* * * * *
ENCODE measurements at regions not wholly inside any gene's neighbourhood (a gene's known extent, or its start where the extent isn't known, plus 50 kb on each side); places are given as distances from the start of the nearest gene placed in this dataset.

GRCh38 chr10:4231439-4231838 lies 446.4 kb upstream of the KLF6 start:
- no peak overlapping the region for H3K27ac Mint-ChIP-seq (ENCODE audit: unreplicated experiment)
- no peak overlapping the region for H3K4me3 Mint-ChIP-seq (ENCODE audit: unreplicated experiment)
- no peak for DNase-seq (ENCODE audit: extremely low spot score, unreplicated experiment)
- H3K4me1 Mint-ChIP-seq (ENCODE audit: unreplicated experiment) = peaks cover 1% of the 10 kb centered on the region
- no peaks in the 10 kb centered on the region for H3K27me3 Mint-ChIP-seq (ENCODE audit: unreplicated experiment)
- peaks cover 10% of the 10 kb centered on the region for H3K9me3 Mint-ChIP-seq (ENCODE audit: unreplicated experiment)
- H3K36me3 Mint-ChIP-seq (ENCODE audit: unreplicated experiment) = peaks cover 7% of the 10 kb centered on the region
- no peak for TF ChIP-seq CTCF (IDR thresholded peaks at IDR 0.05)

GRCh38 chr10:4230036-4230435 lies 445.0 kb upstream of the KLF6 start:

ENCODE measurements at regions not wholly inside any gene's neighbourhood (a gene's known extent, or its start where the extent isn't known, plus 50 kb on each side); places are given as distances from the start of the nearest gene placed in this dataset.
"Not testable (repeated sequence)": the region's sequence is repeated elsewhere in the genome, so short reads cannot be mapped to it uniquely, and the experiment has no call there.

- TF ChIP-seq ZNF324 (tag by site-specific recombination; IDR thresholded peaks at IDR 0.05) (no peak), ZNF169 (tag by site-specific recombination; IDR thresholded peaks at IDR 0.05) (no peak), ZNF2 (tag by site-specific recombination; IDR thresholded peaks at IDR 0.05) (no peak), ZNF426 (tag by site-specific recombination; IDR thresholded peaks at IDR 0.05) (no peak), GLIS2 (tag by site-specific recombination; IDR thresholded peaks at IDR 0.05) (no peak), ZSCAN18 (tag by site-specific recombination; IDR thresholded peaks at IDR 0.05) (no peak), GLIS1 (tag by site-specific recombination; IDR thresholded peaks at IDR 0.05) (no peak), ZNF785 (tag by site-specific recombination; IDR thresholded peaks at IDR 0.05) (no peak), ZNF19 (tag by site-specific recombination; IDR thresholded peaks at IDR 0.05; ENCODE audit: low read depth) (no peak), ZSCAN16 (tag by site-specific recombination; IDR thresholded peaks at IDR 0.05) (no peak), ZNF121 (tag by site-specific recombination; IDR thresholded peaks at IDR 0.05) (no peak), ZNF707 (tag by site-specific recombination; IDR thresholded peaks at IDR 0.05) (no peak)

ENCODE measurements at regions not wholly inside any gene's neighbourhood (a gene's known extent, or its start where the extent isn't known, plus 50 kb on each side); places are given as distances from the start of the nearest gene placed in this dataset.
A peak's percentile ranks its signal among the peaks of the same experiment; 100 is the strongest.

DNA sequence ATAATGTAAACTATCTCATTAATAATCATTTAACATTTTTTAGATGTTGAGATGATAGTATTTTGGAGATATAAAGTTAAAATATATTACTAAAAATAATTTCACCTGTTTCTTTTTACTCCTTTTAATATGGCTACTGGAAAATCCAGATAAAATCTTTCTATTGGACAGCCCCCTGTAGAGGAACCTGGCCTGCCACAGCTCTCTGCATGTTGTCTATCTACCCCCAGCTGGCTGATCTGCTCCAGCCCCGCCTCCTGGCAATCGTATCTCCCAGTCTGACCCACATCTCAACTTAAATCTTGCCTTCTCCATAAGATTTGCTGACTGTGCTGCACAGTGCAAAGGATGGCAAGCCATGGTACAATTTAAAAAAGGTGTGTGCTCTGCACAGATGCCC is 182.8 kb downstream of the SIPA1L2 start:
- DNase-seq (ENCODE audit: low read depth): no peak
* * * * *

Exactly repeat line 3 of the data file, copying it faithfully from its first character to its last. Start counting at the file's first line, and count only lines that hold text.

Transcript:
- no peak overlapping the region for H3K27ac Mint-ChIP-seq (ENCODE audit: unreplicated experiment)